For a long time many researchers and doctors believed, and many still do, that blood is sterile. Professor Dr. Gunter Enderlein after numerous years of research, proved otherwise. He showed using darkfield microscopy, that the serum of all people and warm-blooded animals are alive with many moving ‘particles’. He called these particles ENDOBIONTS (from the Greek “endon” = internal and “bios” = life). When you first look at a live blood sample under a microscope or on a monitor you cannot fail to see a multitude of moving, living particles. These are the Endobionts, and are an important part of health.
There are a wide variety of different Endobionts in the blood. In fact, from the simplest apathogenic (non-disease forming) PROTIT, they can change forms into pathological (disease causing) species, depending on how much the pH (acidity-alkalinity) of the blood is changed. The higher the acidity, the more pathogenicity, and the more likelihood of developing a chronic, degenerative disease process over time. The wonderful world of Live Blood Analysis can enable you to see the different forms in the blood, and to therefore determine how far ahead you are in the disease process.
Prof. Enderlein discovered that these Endobionts change into different forms as the internal milieu changes. The more the metamorphosis (different changes), the greater the probability of disease. The pH of our blood is determined by the food we eat, and the nutrients we take in daily, as well as other factors such as stress and pollutants. Fast and refined foods and concentrated protein foods all lead to acidic blood which triggers the Endobiont to change to more pathogenic forms. All microbes partake in a natural developmental cycle, that begins with the PRIMITIVE PHASE which is microscopically invisible; this changes into the BACTERIAL PHASE; and finally culminates in the FUNGAL PHASE, which is the most pathogenic stage. This is the theory of PLEOMORPHISM (many forms), as opposed to monomorphism (one form)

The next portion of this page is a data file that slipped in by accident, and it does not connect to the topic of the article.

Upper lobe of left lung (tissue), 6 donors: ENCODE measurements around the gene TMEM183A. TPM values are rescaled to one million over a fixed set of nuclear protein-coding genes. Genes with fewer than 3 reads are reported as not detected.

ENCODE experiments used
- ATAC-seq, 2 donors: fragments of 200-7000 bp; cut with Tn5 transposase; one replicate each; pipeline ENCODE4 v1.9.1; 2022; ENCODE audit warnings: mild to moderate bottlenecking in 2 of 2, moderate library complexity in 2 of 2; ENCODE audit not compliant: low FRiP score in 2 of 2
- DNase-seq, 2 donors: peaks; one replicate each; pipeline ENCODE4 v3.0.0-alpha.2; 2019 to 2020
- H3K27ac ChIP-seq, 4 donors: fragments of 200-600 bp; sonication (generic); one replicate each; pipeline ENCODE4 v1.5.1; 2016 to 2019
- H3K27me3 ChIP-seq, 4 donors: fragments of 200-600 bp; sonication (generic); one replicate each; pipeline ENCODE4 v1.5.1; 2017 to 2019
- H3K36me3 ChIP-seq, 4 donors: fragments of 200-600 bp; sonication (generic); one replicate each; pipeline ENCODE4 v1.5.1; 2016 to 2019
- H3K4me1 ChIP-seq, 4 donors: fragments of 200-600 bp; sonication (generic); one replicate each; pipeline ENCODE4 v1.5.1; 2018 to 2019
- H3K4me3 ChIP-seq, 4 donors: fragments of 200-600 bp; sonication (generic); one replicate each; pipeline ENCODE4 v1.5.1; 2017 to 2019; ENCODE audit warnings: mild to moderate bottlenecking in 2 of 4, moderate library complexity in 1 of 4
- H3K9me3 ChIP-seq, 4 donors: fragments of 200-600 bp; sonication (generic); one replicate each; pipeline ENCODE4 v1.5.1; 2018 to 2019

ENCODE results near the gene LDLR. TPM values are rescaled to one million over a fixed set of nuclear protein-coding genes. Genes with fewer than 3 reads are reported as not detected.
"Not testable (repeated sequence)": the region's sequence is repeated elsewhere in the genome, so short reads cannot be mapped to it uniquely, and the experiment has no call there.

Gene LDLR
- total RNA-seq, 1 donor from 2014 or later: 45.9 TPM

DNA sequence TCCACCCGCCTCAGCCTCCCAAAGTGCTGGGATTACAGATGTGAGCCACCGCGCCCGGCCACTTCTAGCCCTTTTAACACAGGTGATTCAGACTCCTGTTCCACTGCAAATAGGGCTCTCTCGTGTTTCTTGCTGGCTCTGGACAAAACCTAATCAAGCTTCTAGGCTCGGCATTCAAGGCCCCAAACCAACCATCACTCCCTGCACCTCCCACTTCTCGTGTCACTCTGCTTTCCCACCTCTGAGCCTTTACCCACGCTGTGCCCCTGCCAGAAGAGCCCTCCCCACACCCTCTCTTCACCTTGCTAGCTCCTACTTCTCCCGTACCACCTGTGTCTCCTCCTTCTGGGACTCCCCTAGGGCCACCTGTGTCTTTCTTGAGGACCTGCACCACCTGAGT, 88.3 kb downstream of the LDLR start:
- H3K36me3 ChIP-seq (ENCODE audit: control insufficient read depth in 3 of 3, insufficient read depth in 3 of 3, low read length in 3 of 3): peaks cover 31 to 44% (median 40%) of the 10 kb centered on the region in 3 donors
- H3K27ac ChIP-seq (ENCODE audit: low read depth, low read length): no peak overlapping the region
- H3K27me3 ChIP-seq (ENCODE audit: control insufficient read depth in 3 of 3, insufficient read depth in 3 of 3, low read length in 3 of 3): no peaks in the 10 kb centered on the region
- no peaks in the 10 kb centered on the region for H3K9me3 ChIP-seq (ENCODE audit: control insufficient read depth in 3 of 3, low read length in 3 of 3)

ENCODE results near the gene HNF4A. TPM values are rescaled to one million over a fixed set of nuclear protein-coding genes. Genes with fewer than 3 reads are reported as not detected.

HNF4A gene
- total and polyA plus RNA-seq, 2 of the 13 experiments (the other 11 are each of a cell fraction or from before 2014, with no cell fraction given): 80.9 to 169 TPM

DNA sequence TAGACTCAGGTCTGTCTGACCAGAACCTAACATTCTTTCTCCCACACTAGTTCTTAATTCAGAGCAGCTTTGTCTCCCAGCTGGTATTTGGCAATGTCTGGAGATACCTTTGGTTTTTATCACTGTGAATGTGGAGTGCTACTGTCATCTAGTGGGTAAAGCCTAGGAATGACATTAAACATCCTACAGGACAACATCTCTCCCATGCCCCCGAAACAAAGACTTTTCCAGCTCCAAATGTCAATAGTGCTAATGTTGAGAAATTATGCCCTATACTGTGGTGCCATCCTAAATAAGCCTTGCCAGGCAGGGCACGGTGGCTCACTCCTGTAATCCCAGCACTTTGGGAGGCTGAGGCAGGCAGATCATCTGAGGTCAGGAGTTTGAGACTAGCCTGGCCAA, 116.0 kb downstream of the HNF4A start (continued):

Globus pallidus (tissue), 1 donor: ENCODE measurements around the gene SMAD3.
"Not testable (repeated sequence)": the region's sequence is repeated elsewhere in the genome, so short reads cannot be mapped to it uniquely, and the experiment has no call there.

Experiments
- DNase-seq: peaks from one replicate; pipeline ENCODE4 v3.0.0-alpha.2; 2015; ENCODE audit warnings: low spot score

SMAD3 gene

- Revisiting Enderlein’s Perspective in the 21st Century
- A Modern Scientific Perspective On Prof. Dr. Enderlein’s Concept Of Microbial Life Cycles
- Prof. Enderlein’s great discoveries
- The history of the Monomorphism and Pleomorphism